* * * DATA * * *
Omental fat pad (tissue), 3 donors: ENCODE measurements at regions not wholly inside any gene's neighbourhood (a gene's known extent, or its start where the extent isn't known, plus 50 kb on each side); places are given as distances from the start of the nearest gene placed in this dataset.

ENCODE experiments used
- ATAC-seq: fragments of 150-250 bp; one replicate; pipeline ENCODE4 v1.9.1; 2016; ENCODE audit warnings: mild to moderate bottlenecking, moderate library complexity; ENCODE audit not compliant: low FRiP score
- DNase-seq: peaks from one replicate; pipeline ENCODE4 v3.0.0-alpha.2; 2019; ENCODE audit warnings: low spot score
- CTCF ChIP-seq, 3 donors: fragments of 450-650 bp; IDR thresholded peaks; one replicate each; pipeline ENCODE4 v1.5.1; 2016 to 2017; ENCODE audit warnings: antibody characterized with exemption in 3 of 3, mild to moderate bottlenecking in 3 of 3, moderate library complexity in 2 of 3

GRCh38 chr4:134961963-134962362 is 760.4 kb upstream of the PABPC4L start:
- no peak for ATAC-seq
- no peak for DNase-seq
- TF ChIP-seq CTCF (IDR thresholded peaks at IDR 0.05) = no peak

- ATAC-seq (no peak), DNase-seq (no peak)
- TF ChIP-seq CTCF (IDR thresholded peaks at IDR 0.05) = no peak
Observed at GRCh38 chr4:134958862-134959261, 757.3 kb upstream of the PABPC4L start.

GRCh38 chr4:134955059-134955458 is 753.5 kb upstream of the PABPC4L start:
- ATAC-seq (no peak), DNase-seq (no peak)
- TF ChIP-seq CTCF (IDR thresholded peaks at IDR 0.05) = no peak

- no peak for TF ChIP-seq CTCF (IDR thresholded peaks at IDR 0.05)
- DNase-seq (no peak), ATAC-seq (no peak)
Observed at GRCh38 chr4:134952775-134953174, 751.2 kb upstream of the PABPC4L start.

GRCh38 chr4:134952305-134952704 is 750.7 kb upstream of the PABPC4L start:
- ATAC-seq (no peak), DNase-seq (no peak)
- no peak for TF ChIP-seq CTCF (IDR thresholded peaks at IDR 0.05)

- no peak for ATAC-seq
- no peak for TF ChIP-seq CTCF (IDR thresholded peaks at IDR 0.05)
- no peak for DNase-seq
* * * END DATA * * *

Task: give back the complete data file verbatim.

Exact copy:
Omental fat pad (tissue), 3 donors: ENCODE measurements at regions not wholly inside any gene's neighbourhood (a gene's known extent, or its start where the extent isn't known, plus 50 kb on each side); places are given as distances from the start of the nearest gene placed in this dataset.

ENCODE experiments used
- ATAC-seq: fragments of 150-250 bp; one replicate; pipeline ENCODE4 v1.9.1; 2016; ENCODE audit warnings: mild to moderate bottlenecking, moderate library complexity; ENCODE audit not compliant: low FRiP score
- DNase-seq: peaks from one replicate; pipeline ENCODE4 v3.0.0-alpha.2; 2019; ENCODE audit warnings: low spot score
- CTCF ChIP-seq, 3 donors: fragments of 450-650 bp; IDR thresholded peaks; one replicate each; pipeline ENCODE4 v1.5.1; 2016 to 2017; ENCODE audit warnings: antibody characterized with exemption in 3 of 3, mild to moderate bottlenecking in 3 of 3, moderate library complexity in 2 of 3

GRCh38 chr4:134961963-134962362 is 760.4 kb upstream of the PABPC4L start:
- no peak for ATAC-seq
- no peak for DNase-seq
- TF ChIP-seq CTCF (IDR thresholded peaks at IDR 0.05) = no peak

- ATAC-seq (no peak), DNase-seq (no peak)
- TF ChIP-seq CTCF (IDR thresholded peaks at IDR 0.05) = no peak
Observed at GRCh38 chr4:134958862-134959261, 757.3 kb upstream of the PABPC4L start.

GRCh38 chr4:134955059-134955458 is 753.5 kb upstream of the PABPC4L start:
- ATAC-seq (no peak), DNase-seq (no peak)
- TF ChIP-seq CTCF (IDR thresholded peaks at IDR 0.05) = no peak

- no peak for TF ChIP-seq CTCF (IDR thresholded peaks at IDR 0.05)
- DNase-seq (no peak), ATAC-seq (no peak)
Observed at GRCh38 chr4:134952775-134953174, 751.2 kb upstream of the PABPC4L start.

GRCh38 chr4:134952305-134952704 is 750.7 kb upstream of the PABPC4L start:
- ATAC-seq (no peak), DNase-seq (no peak)
- no peak for TF ChIP-seq CTCF (IDR thresholded peaks at IDR 0.05)

- no peak for ATAC-seq
- no peak for TF ChIP-seq CTCF (IDR thresholded peaks at IDR 0.05)
- no peak for DNase-seq